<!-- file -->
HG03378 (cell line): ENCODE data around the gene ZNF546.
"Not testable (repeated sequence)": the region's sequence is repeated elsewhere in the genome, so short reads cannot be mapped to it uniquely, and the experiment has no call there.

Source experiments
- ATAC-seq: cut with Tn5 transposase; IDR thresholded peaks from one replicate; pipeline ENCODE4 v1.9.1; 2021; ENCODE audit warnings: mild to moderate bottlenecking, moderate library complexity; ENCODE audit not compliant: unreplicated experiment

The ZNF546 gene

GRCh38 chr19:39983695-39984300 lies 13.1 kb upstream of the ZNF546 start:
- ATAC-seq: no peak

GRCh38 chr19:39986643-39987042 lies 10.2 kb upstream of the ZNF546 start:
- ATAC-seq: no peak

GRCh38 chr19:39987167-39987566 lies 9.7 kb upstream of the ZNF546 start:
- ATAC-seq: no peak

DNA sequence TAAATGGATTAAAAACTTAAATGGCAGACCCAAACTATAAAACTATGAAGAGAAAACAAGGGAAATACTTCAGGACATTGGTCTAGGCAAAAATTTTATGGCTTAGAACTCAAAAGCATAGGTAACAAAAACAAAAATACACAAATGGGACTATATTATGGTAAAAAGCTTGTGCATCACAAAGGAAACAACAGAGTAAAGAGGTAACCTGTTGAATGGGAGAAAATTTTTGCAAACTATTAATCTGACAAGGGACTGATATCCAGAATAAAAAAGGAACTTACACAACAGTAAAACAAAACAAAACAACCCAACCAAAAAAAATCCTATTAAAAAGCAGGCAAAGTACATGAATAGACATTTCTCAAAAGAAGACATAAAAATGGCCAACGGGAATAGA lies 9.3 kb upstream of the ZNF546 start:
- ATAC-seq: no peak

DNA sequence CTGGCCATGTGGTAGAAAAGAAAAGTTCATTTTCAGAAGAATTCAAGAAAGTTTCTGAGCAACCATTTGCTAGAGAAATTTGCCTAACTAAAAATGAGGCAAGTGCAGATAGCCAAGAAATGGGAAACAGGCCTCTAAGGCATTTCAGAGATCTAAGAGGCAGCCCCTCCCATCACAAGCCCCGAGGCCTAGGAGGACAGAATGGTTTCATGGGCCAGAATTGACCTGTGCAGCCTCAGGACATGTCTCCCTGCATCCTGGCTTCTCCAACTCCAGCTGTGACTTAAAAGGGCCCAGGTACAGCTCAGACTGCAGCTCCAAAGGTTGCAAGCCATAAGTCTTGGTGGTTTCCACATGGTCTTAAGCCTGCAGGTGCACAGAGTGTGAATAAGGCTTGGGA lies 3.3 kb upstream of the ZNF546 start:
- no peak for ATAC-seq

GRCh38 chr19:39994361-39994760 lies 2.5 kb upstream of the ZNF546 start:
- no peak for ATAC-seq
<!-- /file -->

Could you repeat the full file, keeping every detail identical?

HG03378 (cell line): ENCODE data around the gene ZNF546.
"Not testable (repeated sequence)": the region's sequence is repeated elsewhere in the genome, so short reads cannot be mapped to it uniquely, and the experiment has no call there.

Source experiments
- ATAC-seq: cut with Tn5 transposase; IDR thresholded peaks from one replicate; pipeline ENCODE4 v1.9.1; 2021; ENCODE audit warnings: mild to moderate bottlenecking, moderate library complexity; ENCODE audit not compliant: unreplicated experiment

The ZNF546 gene

GRCh38 chr19:39983695-39984300 lies 13.1 kb upstream of the ZNF546 start:
- ATAC-seq: no peak

GRCh38 chr19:39986643-39987042 lies 10.2 kb upstream of the ZNF546 start:
- ATAC-seq: no peak

GRCh38 chr19:39987167-39987566 lies 9.7 kb upstream of the ZNF546 start:
- ATAC-seq: no peak

DNA sequence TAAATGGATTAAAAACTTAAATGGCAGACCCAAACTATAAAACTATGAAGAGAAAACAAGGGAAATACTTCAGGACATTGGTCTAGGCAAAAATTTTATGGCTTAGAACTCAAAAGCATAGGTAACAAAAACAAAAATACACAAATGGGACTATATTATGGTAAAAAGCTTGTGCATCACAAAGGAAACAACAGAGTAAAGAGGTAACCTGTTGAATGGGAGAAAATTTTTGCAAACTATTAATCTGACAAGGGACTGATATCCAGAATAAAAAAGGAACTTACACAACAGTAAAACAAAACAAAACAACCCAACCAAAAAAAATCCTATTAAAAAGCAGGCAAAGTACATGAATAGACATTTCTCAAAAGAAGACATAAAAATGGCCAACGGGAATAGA lies 9.3 kb upstream of the ZNF546 start:
- ATAC-seq: no peak

DNA sequence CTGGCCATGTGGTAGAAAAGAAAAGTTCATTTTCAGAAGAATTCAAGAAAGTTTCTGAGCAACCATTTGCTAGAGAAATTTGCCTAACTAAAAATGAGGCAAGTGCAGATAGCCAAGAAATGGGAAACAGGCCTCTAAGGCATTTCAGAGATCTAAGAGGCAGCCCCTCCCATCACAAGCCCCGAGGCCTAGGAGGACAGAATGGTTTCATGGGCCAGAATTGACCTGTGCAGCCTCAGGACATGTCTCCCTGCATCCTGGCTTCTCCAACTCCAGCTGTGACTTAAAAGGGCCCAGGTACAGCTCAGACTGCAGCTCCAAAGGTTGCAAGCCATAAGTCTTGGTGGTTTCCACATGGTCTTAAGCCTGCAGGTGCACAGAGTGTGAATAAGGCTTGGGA lies 3.3 kb upstream of the ZNF546 start:
- no peak for ATAC-seq

GRCh38 chr19:39994361-39994760 lies 2.5 kb upstream of the ZNF546 start:
- no peak for ATAC-seq